I have recently come to realize that soap dishes are the exact opposite of coasters. Coasters are best when they are absorbent and hold on to all of the water that gets dripped on them so that they can protect the surface they rest on. Soap dishes are good when they allow all liquids to run straight through them, and are best when they sit above the water as it puddles on the sink counter (allowing airflow and evaporation).
As part of my new soap making endeavor, I have been on the hunt for some cheap, but good looking, soap dishes. I used to work at a little soap shop before my daughter was born, and good soap dishes were the key to our sales (No one wants to buy fancy (pricey!) soap for it to melt away in a week and a half. Plus, if you add a soap dish to a fancy soap it looks like a good (pricey!) gift.). The problem that I had was the price for the soap dishes that met my good-soap-dish criteria, the cheapest I could find was 3 wooden soap dishes for $12. I suppose if I was only planning to give my soap away to my mom and sister that would be a great price, but I need WAY more soap dishes than that. Everyone on my Christmas card list this year is getting soap! (Um, I've got to unload about 50 pounds of the stuff!)
So I looked for DIY soap dishes. Immediately the kids-crafting popsicle stick dish projects were out (um, no thank you), and the mosaic tiles/terracotta pot base dishes were out (not enough drainage for handmade soap, it would sit in the water and melt too fast). Neither my husband or I are handy enough with wood working projects to consider any of the build-your-own dish projects I found, and besides, the cost per dish would be more than $4 (which became my standard I held all the other dishes against: Can I buy it cheaper on Amazon?!). While I did find some gorgeous crochet soap dishes, they were really soap coasters, which (like I said earlier) is the exact opposite of what I was looking for. And the soap saver bags I found were adorable (homemade soap-on-a-rope, yo!) but if I am going to the time/energy/effort to make beautiful soap, I don't want to cover it up with a baggie (although I'm not opposed to it if the soap turns out ugly! Go HERE for an example).
But that left me high and dry (or really, low and soggy!) for good soap dish options. I got to thinking (always dangerous!) about yarn. I didn't want to use any yarn that might be absorbent. But #18 nylon thread would hold its shape even if it got wet, it wouldn't absorb any of the water it came into contact with, and if it got covered in slimy soap film it could be rinsed off and would look as good as new.
But it still needed to drain well. I wanted a pattern with lots of open space for lots of good airflow. Doilies have lots of open spaces, and they're beautiful too! Okay, two of my criteria were already met, but I thought I could even make something better...
**A brief note: I found the most awesome diy soap dish tutorial that used window screen and glass decorator marbles and grommets. It was amazing and it looked like exactly what I wanted, except when I started pricing it out, it didn't meet my Amazon criteria. But I LOVED the idea of the soap being held up above the counter by glass marbles, so it would have LOTS of space for air to flow beneath it. I was going to link the project (you know, instead of this ridiculously long description) but I can't find it again. I have google searched for nearly 40 minutes using every keyword I can think of, and it's just not there. So, mystery tute, I salute you!**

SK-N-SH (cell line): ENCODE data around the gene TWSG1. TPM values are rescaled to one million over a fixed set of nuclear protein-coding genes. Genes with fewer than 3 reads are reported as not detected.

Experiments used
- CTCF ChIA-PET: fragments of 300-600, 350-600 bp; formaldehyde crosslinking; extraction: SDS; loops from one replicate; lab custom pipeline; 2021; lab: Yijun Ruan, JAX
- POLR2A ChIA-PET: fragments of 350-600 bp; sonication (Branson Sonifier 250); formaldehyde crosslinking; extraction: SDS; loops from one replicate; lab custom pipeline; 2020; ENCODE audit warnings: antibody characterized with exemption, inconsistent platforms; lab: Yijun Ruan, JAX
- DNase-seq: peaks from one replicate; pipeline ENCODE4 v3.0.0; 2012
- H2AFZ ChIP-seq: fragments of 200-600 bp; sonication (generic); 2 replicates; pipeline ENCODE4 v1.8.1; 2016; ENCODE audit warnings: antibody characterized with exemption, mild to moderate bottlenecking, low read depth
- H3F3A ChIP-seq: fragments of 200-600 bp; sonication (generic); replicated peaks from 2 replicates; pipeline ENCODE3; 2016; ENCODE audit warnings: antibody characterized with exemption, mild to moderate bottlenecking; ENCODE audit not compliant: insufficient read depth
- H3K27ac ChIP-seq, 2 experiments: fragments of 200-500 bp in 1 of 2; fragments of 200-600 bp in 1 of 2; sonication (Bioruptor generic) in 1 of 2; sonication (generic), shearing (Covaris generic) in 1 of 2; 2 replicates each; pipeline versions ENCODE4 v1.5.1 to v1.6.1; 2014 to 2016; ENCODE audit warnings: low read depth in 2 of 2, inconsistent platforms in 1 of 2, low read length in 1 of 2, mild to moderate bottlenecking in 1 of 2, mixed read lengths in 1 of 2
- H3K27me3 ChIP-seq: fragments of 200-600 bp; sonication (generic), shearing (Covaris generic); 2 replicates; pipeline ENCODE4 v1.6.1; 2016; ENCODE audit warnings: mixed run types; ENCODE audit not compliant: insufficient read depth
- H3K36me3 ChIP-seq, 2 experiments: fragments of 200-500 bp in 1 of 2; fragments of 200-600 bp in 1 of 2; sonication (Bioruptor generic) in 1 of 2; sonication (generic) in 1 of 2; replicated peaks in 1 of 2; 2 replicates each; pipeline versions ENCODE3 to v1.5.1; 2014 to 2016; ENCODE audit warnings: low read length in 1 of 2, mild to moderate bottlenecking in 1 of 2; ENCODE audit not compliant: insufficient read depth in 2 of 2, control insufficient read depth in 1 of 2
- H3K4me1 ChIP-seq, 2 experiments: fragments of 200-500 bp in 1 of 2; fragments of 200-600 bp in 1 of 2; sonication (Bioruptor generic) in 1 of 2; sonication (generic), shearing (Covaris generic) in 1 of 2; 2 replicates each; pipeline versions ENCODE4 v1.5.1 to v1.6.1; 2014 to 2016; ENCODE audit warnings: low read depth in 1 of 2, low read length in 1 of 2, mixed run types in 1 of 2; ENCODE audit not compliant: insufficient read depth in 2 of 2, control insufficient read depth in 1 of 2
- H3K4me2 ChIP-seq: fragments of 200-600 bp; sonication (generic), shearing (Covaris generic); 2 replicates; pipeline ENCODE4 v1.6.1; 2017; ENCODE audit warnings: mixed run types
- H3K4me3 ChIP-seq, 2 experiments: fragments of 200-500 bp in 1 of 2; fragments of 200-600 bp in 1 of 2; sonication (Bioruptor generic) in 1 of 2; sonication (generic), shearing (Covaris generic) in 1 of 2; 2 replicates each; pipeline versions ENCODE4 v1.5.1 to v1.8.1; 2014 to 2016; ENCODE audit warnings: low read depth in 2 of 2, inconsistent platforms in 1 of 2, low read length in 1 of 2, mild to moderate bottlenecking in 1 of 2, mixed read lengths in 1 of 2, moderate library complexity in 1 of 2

So, armed with the awesome knowledge that glass (flat-backed) decorator marbles make every project better, I set about making a soap doily. It took a few tries (massive crochet fails) to get it perfect, but I am so happy with them! And they're WAY cheaper than Amazon!
$6.49 for 197 yards of #18 nylon cord will make 8 soap doilies
1 bag of decorator marbles at the Dollar Tree will fill 12 doilies
Size F hook - cost nothing, I already had it - and it will make infinity + 1 doilies
Which works out to 89 CENTS per soap dish! Woo!! (and did I mention, they look gorgeous too?!)
approximately 4" across
25 yards of #18 nylon thread (I think the colors from the Artiste line at Hobby Lobby are gorgeous, but the Red Heart cord feels the best to work with, for what it's worth)
Size F crochet hook
3 large flat back decorator marbles
ch 6, sl st to first ch to form a ring
R1: ch 2, 14 dc into the ring, sl st to first dc stitch to close round (14 st)
R2: ch 3 (counts as a dc + a ch 1), (3 dc in next st, ch 1, skip 1 stitch) 6 times, 2 dc in next st, sl st to 2nd ch to close round (28 st)
Note about Round 2 **I don't know the proper way to explain this, but close the round by crocheting into the 2nd of the chain stitches you made when you started the round. I have wasted too much time trying to figure out how to word this so that no one will be confused. This will end the round with 7 clusters of 3 stitches, and will line you up for the next row. Thank you. **
R3: ch 2, 4 dc in ch 1 sp, (5 dc in next ch 1 sp) 6 times, sl st to 2nd ch to close round (35 st)
Fasten off. Weave in ends.
Holding the two doily centers together with wrong sides facing to the center, attach thread to any stitch.
R1: ch 1, 28 sc (making sure to go through the stitches on both doily centers to crochet them together), add the three large decorator marbles to the pouch you've created, 7 sc (to close up the pouch), sl st to first sc to close round (35 st)
R2: ch 1, (5 dc in next st, skip 1 st, sc, skip 1 st) 8 times, 5 dc in next st, skip 1, sc (54 st)
Fasten off. Weave in ends.
Once I got the patten memorized (it's so easy!!) I was able to crank a bunch of these out in about 25 minutes each, so really, there's no excuse to NOT make a bunch of them!!
We've been using a couple at the various sinks around the house and they work great! The soap dries beautifully between uses, which, honestly, is what it's all about.